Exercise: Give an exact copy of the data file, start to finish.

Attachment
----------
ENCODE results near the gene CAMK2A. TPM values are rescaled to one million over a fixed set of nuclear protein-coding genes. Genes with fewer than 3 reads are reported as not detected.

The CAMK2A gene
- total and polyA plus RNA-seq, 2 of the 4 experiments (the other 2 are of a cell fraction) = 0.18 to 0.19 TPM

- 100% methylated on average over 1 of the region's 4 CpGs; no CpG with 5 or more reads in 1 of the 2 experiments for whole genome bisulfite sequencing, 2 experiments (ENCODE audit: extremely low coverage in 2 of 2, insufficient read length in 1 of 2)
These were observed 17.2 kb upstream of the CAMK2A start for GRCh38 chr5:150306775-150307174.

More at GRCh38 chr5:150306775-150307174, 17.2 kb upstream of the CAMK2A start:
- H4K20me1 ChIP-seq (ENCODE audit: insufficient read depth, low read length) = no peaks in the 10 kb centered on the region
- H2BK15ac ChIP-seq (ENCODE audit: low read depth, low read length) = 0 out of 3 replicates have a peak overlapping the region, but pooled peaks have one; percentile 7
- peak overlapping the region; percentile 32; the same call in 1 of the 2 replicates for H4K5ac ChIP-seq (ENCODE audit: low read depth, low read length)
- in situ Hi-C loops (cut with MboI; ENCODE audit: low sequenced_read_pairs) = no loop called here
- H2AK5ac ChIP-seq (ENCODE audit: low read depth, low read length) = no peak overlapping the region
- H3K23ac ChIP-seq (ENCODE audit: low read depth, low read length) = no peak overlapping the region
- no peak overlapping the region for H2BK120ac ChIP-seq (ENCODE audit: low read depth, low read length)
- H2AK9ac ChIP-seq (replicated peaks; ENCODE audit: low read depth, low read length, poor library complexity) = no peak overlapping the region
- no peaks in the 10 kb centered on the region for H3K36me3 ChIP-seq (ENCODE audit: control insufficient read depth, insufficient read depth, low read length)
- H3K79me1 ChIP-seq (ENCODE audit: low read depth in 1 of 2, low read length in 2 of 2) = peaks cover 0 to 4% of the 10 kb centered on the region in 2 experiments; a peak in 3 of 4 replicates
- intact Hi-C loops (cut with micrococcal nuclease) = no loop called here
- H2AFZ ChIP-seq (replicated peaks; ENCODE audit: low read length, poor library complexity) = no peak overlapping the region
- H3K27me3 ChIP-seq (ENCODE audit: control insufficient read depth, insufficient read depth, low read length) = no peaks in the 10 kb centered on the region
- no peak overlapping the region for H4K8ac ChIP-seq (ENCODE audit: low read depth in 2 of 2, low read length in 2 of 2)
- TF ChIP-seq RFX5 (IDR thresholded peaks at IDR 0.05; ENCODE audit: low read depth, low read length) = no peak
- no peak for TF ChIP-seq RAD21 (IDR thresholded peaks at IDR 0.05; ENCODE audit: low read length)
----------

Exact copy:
ENCODE results near the gene CAMK2A. TPM values are rescaled to one million over a fixed set of nuclear protein-coding genes. Genes with fewer than 3 reads are reported as not detected.

The CAMK2A gene
- total and polyA plus RNA-seq, 2 of the 4 experiments (the other 2 are of a cell fraction) = 0.18 to 0.19 TPM

- 100% methylated on average over 1 of the region's 4 CpGs; no CpG with 5 or more reads in 1 of the 2 experiments for whole genome bisulfite sequencing, 2 experiments (ENCODE audit: extremely low coverage in 2 of 2, insufficient read length in 1 of 2)
These were observed 17.2 kb upstream of the CAMK2A start for GRCh38 chr5:150306775-150307174.

More at GRCh38 chr5:150306775-150307174, 17.2 kb upstream of the CAMK2A start:
- H4K20me1 ChIP-seq (ENCODE audit: insufficient read depth, low read length) = no peaks in the 10 kb centered on the region
- H2BK15ac ChIP-seq (ENCODE audit: low read depth, low read length) = 0 out of 3 replicates have a peak overlapping the region, but pooled peaks have one; percentile 7
- peak overlapping the region; percentile 32; the same call in 1 of the 2 replicates for H4K5ac ChIP-seq (ENCODE audit: low read depth, low read length)
- in situ Hi-C loops (cut with MboI; ENCODE audit: low sequenced_read_pairs) = no loop called here
- H2AK5ac ChIP-seq (ENCODE audit: low read depth, low read length) = no peak overlapping the region
- H3K23ac ChIP-seq (ENCODE audit: low read depth, low read length) = no peak overlapping the region
- no peak overlapping the region for H2BK120ac ChIP-seq (ENCODE audit: low read depth, low read length)
- H2AK9ac ChIP-seq (replicated peaks; ENCODE audit: low read depth, low read length, poor library complexity) = no peak overlapping the region
- no peaks in the 10 kb centered on the region for H3K36me3 ChIP-seq (ENCODE audit: control insufficient read depth, insufficient read depth, low read length)
- H3K79me1 ChIP-seq (ENCODE audit: low read depth in 1 of 2, low read length in 2 of 2) = peaks cover 0 to 4% of the 10 kb centered on the region in 2 experiments; a peak in 3 of 4 replicates
- intact Hi-C loops (cut with micrococcal nuclease) = no loop called here
- H2AFZ ChIP-seq (replicated peaks; ENCODE audit: low read length, poor library complexity) = no peak overlapping the region
- H3K27me3 ChIP-seq (ENCODE audit: control insufficient read depth, insufficient read depth, low read length) = no peaks in the 10 kb centered on the region
- no peak overlapping the region for H4K8ac ChIP-seq (ENCODE audit: low read depth in 2 of 2, low read length in 2 of 2)
- TF ChIP-seq RFX5 (IDR thresholded peaks at IDR 0.05; ENCODE audit: low read depth, low read length) = no peak
- no peak for TF ChIP-seq RAD21 (IDR thresholded peaks at IDR 0.05; ENCODE audit: low read length)